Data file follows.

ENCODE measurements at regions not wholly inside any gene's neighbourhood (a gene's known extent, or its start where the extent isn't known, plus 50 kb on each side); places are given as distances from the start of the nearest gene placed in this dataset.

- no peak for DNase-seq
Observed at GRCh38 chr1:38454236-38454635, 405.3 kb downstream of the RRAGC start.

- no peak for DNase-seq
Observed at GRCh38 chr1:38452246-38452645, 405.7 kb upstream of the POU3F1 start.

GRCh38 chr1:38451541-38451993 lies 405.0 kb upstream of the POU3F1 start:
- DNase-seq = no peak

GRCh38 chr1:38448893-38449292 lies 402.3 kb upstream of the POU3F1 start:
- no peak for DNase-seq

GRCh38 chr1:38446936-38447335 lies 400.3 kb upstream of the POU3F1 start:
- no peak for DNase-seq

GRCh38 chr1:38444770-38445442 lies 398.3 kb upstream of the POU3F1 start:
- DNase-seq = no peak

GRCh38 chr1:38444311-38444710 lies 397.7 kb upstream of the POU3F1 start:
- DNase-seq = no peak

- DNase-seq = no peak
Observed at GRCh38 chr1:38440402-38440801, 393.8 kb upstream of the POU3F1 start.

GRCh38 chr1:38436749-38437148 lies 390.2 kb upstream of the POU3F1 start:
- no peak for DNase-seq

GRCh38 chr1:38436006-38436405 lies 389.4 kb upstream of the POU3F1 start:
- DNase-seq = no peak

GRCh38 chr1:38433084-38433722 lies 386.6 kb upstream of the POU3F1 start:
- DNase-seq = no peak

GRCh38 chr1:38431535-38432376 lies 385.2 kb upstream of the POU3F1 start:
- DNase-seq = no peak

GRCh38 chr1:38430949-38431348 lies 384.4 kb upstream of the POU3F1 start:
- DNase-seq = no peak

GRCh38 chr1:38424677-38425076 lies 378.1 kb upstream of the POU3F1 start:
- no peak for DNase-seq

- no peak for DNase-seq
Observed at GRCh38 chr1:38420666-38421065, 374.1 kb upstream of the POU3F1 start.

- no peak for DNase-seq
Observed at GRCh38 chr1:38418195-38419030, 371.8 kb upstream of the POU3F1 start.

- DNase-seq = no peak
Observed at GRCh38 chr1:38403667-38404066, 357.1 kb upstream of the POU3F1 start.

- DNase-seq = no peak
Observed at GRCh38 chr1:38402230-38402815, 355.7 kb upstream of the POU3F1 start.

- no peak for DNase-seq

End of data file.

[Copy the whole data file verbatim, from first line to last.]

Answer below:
ENCODE measurements at regions not wholly inside any gene's neighbourhood (a gene's known extent, or its start where the extent isn't known, plus 50 kb on each side); places are given as distances from the start of the nearest gene placed in this dataset.

- no peak for DNase-seq
Observed at GRCh38 chr1:38454236-38454635, 405.3 kb downstream of the RRAGC start.

- no peak for DNase-seq
Observed at GRCh38 chr1:38452246-38452645, 405.7 kb upstream of the POU3F1 start.

GRCh38 chr1:38451541-38451993 lies 405.0 kb upstream of the POU3F1 start:
- DNase-seq = no peak

GRCh38 chr1:38448893-38449292 lies 402.3 kb upstream of the POU3F1 start:
- no peak for DNase-seq

GRCh38 chr1:38446936-38447335 lies 400.3 kb upstream of the POU3F1 start:
- no peak for DNase-seq

GRCh38 chr1:38444770-38445442 lies 398.3 kb upstream of the POU3F1 start:
- DNase-seq = no peak

GRCh38 chr1:38444311-38444710 lies 397.7 kb upstream of the POU3F1 start:
- DNase-seq = no peak

- DNase-seq = no peak
Observed at GRCh38 chr1:38440402-38440801, 393.8 kb upstream of the POU3F1 start.

GRCh38 chr1:38436749-38437148 lies 390.2 kb upstream of the POU3F1 start:
- no peak for DNase-seq

GRCh38 chr1:38436006-38436405 lies 389.4 kb upstream of the POU3F1 start:
- DNase-seq = no peak

GRCh38 chr1:38433084-38433722 lies 386.6 kb upstream of the POU3F1 start:
- DNase-seq = no peak

GRCh38 chr1:38431535-38432376 lies 385.2 kb upstream of the POU3F1 start:
- DNase-seq = no peak

GRCh38 chr1:38430949-38431348 lies 384.4 kb upstream of the POU3F1 start:
- DNase-seq = no peak

GRCh38 chr1:38424677-38425076 lies 378.1 kb upstream of the POU3F1 start:
- no peak for DNase-seq

- no peak for DNase-seq
Observed at GRCh38 chr1:38420666-38421065, 374.1 kb upstream of the POU3F1 start.

- no peak for DNase-seq
Observed at GRCh38 chr1:38418195-38419030, 371.8 kb upstream of the POU3F1 start.

- DNase-seq = no peak
Observed at GRCh38 chr1:38403667-38404066, 357.1 kb upstream of the POU3F1 start.

- DNase-seq = no peak
Observed at GRCh38 chr1:38402230-38402815, 355.7 kb upstream of the POU3F1 start.

- no peak for DNase-seq